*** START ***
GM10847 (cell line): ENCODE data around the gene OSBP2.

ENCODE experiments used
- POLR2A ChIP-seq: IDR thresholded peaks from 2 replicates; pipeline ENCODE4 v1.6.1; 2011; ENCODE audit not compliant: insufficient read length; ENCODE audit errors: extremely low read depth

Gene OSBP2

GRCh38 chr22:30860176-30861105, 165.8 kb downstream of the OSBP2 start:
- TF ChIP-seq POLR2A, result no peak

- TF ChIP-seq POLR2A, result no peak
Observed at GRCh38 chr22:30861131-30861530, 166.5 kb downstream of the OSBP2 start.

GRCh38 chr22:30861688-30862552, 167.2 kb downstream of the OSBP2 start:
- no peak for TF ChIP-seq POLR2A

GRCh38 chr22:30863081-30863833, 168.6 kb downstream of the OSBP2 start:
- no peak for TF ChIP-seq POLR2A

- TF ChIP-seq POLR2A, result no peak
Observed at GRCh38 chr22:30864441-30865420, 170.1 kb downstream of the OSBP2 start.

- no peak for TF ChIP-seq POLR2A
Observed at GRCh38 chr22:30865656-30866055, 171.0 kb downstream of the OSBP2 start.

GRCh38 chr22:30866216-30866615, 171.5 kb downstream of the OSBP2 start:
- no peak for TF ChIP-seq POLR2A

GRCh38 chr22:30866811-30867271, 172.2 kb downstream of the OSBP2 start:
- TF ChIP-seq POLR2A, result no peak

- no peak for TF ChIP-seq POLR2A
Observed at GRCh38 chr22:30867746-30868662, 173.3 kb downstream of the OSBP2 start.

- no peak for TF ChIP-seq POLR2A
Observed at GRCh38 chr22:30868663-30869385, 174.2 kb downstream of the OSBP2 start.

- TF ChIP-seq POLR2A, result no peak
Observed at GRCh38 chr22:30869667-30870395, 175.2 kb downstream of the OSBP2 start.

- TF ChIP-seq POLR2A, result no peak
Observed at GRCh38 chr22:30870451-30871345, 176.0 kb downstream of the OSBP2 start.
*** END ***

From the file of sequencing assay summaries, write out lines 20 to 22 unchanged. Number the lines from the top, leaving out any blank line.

- TF ChIP-seq POLR2A, result no peak

- no peak for TF ChIP-seq POLR2A
Observed at GRCh38 chr22:30867746-30868662, 173.3 kb downstream of the OSBP2 start.